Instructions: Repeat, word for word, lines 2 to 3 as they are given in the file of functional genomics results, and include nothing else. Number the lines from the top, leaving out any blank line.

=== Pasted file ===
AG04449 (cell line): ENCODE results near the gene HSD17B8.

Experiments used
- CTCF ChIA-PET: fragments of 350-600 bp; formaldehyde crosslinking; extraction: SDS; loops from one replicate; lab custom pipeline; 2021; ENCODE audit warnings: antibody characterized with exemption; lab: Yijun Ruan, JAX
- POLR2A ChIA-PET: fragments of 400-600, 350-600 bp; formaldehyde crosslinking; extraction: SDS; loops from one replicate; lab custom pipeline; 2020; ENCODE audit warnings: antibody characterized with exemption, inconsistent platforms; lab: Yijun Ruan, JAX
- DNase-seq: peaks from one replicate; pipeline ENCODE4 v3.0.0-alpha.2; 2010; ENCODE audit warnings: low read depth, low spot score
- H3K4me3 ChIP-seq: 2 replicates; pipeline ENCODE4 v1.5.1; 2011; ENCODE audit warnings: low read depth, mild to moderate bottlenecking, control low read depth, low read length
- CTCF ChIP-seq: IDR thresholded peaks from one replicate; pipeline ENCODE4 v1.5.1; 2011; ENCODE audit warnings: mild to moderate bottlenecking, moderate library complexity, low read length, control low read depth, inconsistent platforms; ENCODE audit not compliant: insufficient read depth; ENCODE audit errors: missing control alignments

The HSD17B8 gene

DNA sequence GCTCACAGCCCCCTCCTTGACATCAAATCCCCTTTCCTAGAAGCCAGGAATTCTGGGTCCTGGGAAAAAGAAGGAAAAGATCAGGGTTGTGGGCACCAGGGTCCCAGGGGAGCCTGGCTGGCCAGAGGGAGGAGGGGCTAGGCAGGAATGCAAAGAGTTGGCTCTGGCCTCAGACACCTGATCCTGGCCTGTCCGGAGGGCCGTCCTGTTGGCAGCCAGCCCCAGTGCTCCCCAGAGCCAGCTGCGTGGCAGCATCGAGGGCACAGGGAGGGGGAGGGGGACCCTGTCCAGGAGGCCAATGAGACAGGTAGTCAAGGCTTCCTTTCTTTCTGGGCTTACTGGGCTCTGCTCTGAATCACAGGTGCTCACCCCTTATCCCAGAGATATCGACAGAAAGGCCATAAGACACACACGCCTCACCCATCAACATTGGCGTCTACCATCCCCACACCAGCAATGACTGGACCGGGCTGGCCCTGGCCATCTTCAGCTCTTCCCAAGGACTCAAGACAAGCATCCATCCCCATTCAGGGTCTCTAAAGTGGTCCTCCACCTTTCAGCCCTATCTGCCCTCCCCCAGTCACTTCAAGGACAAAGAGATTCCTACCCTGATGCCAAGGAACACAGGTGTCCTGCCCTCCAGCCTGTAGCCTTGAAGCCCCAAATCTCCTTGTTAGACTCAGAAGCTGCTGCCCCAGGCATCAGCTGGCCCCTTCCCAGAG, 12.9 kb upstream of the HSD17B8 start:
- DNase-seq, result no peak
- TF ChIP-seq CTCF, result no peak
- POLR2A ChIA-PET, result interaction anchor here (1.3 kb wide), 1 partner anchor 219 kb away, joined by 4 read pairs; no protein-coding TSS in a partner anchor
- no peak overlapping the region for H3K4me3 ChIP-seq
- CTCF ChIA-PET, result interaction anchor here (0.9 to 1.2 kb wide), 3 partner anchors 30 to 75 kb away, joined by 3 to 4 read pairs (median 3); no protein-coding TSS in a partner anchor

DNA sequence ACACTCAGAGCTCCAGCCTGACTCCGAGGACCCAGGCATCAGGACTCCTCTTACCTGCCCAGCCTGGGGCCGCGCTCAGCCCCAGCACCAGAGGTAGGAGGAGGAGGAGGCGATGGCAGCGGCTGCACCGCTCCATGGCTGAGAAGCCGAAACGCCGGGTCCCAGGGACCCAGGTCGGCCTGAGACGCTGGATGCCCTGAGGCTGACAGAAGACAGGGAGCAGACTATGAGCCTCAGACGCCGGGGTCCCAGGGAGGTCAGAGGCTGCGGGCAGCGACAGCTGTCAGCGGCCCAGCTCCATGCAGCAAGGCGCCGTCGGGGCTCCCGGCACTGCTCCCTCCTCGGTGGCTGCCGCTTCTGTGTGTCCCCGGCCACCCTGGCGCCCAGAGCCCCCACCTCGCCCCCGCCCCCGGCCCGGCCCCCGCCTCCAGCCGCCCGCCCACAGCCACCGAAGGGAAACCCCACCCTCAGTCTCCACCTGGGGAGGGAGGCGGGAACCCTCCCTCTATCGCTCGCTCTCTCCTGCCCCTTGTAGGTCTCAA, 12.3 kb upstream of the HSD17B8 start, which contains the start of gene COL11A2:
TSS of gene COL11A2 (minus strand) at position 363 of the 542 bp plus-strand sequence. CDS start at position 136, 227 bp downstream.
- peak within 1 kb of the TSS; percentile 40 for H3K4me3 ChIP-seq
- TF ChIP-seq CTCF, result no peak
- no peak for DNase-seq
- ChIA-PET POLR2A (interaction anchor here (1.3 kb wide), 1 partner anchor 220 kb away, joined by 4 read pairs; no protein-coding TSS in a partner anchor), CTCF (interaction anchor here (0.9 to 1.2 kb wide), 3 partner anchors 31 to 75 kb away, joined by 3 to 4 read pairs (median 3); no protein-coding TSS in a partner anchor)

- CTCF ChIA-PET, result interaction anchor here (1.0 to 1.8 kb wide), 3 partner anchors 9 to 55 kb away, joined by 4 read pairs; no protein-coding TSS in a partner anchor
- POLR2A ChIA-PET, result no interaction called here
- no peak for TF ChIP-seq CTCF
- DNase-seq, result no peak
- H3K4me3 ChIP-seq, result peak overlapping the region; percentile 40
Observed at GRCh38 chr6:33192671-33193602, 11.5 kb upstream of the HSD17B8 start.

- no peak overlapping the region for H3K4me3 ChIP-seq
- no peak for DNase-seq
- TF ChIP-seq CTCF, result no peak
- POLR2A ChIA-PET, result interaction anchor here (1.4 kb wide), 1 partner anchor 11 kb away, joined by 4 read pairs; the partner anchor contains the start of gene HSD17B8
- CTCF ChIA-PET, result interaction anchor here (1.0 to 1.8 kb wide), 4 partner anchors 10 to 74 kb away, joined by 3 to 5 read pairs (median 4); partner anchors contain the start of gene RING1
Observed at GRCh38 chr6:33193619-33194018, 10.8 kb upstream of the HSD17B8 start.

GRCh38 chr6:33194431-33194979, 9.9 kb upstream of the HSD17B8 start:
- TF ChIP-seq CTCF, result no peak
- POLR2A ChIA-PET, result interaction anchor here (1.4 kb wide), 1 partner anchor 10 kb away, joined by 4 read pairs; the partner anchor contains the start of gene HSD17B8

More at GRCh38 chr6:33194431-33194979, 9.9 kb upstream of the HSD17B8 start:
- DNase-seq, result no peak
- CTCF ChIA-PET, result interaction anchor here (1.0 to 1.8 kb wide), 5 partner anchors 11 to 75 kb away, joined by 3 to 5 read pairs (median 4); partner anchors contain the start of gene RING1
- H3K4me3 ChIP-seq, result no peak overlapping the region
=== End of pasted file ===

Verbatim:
Experiments used
- CTCF ChIA-PET: fragments of 350-600 bp; formaldehyde crosslinking; extraction: SDS; loops from one replicate; lab custom pipeline; 2021; ENCODE audit warnings: antibody characterized with exemption; lab: Yijun Ruan, JAX